Interviewing the Caribbean Volume 3 #1
$20.00

Interviewing the Caribbean Volume 3 #1

By Opal Palmer Adisa
US$ 20.00
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Book Description

Very unlikely that any girl child born in the eastern Caribbean will be named Irma or Maria, not for a long time to come. No way! Not after those two hurricanes flattened so many islands in the eastern Caribbean.

What about the Jamaican mother who was recorded beating her girl-child with a machete? She was her own hurricane, doing equally as much damage.

We have heard beware the wrath of a woman, but seldom is the rage contextualized, analyzed through female lens, interpreted as patriarchal aberration, filtered through gender equity and justice.

Global warming is real, and we have been told for years to be mindful, to live with, and on mother earth with more regard for her welfare, what we use, how we use resources, and, more importantly, how we care for her, the homage and respect we pay to her.

Hurricanes Irma and Maria devasted much of the eastern Caribbean and the Jamaica mother stripped to only her under-pant, slapping her child with the machete, that was recorded and not a single voice of protest was heard from those observing in the tenament compound in which she resides. This silence speaks volumes to how far removed we are from our pain and anguish, how separated we are from nature, how dormant is our intutive knowing of rightness, and how unflinching and raging we are like Irma and Maria.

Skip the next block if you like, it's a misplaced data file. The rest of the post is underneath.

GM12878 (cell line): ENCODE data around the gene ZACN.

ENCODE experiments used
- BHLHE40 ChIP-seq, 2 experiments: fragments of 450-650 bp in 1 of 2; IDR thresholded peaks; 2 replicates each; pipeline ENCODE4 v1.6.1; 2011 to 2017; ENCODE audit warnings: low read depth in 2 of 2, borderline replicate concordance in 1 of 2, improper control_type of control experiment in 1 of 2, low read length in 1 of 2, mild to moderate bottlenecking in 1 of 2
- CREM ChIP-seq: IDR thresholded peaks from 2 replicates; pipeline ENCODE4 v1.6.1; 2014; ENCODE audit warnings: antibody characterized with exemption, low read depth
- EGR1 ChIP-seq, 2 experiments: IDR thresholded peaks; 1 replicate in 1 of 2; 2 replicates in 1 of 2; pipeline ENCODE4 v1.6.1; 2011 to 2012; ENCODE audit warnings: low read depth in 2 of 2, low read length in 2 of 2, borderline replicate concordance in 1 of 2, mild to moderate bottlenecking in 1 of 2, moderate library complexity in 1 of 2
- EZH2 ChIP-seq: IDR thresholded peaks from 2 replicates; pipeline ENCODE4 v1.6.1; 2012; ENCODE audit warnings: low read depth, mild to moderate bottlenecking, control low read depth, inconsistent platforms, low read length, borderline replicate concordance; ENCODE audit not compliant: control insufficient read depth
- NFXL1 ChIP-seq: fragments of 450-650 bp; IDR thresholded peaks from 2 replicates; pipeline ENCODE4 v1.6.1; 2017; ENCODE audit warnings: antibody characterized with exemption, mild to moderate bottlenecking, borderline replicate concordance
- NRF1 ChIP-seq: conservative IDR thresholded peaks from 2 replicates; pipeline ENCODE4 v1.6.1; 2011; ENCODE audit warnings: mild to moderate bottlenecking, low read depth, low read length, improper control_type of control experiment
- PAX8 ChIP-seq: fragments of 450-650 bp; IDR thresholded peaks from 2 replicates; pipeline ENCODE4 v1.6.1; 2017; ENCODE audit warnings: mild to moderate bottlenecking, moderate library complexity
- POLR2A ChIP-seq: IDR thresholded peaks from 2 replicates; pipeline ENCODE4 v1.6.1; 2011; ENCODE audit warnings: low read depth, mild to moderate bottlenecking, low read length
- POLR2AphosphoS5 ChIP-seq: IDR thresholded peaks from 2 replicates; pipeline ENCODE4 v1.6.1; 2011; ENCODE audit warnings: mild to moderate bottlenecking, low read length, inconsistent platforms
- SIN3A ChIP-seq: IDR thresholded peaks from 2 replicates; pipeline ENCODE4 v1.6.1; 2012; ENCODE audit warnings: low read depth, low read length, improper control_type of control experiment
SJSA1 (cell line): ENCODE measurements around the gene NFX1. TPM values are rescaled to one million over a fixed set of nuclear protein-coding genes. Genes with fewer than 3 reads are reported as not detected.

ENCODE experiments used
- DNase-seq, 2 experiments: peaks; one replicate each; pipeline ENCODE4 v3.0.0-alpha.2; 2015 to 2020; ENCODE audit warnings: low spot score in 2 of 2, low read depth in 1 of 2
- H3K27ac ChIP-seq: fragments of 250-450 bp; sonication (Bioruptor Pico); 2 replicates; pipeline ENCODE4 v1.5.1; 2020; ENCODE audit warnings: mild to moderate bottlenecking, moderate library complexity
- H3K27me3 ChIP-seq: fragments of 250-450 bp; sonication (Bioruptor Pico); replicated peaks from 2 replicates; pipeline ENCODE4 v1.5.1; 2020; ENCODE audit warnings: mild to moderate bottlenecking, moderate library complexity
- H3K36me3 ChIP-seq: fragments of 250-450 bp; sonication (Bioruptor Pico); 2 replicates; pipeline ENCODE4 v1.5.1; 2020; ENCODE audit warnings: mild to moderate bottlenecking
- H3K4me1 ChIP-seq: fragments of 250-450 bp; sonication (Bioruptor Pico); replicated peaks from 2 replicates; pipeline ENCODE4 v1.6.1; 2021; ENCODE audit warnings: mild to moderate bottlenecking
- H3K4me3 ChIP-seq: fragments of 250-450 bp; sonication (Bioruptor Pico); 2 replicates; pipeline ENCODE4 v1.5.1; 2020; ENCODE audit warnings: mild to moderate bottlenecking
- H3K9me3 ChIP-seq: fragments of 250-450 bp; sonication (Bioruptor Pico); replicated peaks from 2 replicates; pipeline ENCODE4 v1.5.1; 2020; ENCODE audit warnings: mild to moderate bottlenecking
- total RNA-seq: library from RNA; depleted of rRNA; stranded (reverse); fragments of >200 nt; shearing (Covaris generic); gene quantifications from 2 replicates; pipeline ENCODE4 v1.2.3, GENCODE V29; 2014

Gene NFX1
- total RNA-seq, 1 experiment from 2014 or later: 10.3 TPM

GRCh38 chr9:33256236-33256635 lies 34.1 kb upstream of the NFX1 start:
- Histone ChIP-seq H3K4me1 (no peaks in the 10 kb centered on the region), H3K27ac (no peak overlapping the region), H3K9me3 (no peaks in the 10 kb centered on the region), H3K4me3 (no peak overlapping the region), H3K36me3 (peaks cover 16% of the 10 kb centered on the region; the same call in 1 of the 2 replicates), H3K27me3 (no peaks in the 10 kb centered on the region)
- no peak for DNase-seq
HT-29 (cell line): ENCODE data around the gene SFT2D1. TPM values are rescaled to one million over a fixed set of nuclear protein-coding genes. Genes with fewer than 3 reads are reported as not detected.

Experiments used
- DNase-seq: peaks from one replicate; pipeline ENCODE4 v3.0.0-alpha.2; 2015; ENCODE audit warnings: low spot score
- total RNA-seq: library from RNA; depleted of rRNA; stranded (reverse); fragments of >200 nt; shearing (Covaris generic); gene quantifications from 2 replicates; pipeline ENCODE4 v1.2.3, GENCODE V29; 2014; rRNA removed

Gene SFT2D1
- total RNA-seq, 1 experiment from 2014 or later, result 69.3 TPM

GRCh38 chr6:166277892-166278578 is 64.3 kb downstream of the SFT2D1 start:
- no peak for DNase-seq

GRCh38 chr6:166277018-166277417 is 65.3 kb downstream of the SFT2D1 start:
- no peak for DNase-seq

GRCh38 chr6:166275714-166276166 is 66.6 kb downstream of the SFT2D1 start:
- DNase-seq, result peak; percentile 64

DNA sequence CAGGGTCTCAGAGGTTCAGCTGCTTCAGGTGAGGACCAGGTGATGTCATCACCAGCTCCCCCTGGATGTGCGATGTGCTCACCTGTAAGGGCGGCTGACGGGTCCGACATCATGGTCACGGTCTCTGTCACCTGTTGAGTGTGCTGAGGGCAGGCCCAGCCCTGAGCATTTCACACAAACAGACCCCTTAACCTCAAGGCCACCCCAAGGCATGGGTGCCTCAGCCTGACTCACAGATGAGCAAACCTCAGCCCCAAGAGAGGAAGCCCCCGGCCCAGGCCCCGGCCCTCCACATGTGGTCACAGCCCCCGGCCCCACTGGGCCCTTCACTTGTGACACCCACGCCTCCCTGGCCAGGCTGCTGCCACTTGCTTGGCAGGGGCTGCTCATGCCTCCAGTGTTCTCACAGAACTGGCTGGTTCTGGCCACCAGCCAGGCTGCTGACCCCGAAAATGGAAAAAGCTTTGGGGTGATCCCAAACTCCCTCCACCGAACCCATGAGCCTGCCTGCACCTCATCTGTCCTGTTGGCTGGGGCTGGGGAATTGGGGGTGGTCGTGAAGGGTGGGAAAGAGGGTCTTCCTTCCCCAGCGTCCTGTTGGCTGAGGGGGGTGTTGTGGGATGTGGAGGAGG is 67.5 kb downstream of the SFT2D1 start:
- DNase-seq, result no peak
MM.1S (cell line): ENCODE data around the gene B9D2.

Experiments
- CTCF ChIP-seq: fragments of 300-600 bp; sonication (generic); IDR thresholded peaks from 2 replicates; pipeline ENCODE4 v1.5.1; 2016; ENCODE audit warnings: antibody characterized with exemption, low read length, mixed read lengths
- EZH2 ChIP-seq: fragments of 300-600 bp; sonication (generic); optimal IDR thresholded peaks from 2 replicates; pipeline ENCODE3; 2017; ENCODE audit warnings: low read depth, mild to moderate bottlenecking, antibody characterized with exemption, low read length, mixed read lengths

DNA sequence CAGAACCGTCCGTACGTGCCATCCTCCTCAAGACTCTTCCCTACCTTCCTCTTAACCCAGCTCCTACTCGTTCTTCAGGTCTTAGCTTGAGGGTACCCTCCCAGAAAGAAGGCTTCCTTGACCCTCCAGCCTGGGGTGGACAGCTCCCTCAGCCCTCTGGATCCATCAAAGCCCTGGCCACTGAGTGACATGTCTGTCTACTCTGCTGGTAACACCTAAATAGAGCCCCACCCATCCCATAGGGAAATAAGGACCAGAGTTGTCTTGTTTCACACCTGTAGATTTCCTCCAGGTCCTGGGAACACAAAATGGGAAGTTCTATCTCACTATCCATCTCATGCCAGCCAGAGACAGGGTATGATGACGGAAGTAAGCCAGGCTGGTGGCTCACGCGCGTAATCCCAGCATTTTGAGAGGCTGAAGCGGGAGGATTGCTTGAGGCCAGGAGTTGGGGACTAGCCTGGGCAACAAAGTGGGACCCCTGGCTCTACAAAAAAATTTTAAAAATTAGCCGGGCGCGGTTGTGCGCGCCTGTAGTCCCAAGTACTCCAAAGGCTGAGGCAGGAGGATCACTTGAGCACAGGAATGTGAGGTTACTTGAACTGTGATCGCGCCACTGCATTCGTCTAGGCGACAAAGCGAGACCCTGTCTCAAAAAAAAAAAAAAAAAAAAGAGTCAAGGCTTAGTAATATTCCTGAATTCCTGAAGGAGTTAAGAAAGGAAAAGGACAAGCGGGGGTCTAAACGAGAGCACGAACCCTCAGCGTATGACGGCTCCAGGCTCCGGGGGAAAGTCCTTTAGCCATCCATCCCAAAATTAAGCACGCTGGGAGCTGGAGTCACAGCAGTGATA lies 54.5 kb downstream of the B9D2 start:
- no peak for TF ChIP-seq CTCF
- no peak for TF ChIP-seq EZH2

While we can see and bemoan the destruction that hurri-canes Irma and Maria left behind, all too often we cannot readily see the obliteration and emotional and psychological scar that was that mother before she began beating her daughter, and that is now the daughter’s and that the daughter will inevitable pass on to her chidlren, unless she is educated out of her pain, and stops to be reflective and mindful that all violence does is destroy; it never corrects and it certainly does not lead to healing or peaceful resolution.

This issue invites us to look at how gender justice, which is human justice can help to heal all of us, as well as our relation-ship with the environment, which just might make the future a little safer for all of us.

I ask for collective healing for all of us from hurricanes Irma and Maria, and I ask for healing for that Jamaican mother and daughter and the entire community that was witness to such cruel rage.

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